[ ree-per-kuhsh-uhn, rep-er- ]
See synonyms for: repercussionrepercussions on

  1. an effect or result, often indirect or remote, of some event or action: The repercussions of the quarrel were widespread.

  2. the state of being driven back by a resisting body.

  1. a rebounding or recoil of something after impact.

  2. reverberation; echo.

  3. Music. (in a fugue) the point after the development of an episode at which the subject and answer appear again.

Origin of repercussion

1375–1425; late Middle English (<Middle French ) <Latin repercussiōn- (stem of repercussiō) a rebounding, equivalent to repercuss(us) (past participle of repercutere to strike back) + -iōn--ion. See re-, percussion

Words Nearby repercussion Unabridged Based on the Random House Unabridged Dictionary, © Random House, Inc. 2023

How to use repercussion in a sentence

  • The proposed law would allow men to abuse their wives, children, and sisters without threat of judicial repercussion.

  • But we can't live in a world where citizens are allowed to do what he's done without repercussion.

    Snowden Is a Spy | Michael Tomasky | June 24, 2013 | THE DAILY BEAST
  • Anything done to the Double acts by repercussion upon the physical body.

    Three More John Silence Stories | Algernon Blackwood
  • They're the most curious scars in the world, these scars transferred by repercussion from an injured Double.

    Three More John Silence Stories | Algernon Blackwood
  • When the air around was no longer shaken by constant repercussion, Bobby fell asleep.

    The Bronze Eagle | Emmuska Orczy, Baroness Orczy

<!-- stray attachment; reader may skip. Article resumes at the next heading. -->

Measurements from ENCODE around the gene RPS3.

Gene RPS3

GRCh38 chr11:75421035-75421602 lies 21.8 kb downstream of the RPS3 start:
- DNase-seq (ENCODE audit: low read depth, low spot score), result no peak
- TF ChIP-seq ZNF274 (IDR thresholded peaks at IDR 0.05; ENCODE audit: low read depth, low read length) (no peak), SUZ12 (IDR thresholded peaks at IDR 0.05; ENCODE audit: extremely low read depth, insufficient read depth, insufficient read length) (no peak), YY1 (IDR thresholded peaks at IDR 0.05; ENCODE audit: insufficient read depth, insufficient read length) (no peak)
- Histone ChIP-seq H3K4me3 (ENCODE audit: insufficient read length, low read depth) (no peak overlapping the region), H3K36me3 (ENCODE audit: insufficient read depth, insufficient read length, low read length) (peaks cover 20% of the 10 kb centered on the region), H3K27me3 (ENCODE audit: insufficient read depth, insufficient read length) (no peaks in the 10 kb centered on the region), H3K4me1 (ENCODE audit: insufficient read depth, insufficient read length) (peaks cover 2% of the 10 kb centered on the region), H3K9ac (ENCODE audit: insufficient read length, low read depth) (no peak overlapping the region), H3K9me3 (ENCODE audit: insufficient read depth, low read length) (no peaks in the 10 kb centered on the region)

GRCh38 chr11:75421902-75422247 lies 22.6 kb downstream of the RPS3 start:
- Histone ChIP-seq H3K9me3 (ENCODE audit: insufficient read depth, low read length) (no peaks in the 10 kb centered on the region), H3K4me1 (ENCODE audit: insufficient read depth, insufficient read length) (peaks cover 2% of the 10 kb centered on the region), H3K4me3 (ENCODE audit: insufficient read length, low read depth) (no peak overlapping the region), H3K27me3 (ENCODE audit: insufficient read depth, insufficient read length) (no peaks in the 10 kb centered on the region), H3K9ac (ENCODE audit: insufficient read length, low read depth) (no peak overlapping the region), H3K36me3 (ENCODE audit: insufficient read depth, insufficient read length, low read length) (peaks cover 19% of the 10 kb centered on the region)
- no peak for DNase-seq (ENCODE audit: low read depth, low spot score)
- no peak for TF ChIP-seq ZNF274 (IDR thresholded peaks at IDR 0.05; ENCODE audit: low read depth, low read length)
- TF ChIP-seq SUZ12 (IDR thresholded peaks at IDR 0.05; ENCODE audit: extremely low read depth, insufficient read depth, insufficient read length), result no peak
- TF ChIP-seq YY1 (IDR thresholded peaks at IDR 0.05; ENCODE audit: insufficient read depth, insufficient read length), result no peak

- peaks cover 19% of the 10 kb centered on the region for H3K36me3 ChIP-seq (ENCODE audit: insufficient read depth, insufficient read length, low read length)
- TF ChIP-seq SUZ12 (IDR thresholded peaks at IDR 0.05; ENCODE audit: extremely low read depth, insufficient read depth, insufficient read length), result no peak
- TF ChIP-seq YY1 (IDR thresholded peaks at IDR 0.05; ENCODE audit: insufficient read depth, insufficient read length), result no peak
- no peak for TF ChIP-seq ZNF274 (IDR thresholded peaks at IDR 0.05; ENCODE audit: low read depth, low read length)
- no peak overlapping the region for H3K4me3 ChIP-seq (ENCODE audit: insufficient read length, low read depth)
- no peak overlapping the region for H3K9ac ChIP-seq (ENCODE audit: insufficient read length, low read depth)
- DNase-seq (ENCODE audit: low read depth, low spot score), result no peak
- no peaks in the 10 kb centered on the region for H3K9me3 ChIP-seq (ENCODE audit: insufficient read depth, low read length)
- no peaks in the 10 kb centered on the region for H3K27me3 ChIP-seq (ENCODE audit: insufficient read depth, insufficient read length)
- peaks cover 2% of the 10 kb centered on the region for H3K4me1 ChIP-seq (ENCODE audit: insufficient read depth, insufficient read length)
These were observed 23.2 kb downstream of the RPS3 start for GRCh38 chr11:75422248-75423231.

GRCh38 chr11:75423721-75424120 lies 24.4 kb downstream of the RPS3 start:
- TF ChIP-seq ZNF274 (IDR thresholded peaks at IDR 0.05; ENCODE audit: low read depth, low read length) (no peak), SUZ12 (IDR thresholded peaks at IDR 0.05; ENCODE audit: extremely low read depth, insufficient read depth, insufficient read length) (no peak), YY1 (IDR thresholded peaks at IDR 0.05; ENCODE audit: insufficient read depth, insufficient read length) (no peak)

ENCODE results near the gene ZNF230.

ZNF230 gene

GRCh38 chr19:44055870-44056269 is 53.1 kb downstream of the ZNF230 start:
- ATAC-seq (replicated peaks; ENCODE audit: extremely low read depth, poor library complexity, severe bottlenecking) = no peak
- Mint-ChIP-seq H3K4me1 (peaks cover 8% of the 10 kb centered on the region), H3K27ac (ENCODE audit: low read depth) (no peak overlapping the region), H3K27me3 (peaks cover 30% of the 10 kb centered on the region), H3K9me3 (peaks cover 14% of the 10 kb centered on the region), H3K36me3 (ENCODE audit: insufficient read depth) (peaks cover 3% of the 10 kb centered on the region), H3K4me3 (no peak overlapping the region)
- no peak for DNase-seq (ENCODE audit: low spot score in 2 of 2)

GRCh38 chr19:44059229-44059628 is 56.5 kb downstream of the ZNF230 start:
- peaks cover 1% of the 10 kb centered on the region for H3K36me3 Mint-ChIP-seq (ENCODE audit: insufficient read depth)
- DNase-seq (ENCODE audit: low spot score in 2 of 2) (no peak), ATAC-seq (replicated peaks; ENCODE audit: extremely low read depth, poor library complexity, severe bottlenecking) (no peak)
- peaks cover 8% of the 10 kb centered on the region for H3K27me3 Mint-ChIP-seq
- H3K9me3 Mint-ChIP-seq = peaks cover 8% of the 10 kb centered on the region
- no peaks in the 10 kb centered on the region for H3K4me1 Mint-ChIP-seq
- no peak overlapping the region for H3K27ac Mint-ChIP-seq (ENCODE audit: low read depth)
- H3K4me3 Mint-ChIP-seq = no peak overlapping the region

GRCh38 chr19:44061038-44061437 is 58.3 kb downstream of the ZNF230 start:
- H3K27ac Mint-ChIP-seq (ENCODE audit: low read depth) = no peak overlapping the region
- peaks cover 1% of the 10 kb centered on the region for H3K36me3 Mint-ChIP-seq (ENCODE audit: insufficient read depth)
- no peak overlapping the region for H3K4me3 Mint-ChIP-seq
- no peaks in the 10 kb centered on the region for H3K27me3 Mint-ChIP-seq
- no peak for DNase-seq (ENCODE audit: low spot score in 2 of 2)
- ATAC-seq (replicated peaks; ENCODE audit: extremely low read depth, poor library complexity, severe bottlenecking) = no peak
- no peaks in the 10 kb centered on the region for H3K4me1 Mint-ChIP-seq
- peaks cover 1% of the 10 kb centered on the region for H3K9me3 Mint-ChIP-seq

• This is a specimen of the "repercussion" stories, in which the wound inflicted on the wer-animal appears in the human form.

    Human Animals | Frank Hamel
  • We feel the repercussion of his anguish when death was imminent for alleged participation in a nihilistic conspiracy.

    Ivory Apes and Peacocks | James Huneker

British Dictionary definitions for repercussion


/ (ˌriːpəˈkʌʃən) /

  1. (often plural) a result or consequence, esp one that is somewhat removed from the action or event which precipitated it: the repercussions of the war are still keenly felt

  2. a recoil after impact; a rebound

  1. a reflection, esp of sound; echo or reverberation

  2. music the reappearance of a fugal subject and answer after an episode

Origin of repercussion

C16: from Latin repercussiō, from repercutere to strike back; see percussion

Derived forms of repercussion

  • repercussive, adjective

Collins English Dictionary - Complete & Unabridged 2012 Digital Edition © William Collins Sons & Co. Ltd. 1979, 1986 © HarperCollins Publishers 1998, 2000, 2003, 2005, 2006, 2007, 2009, 2012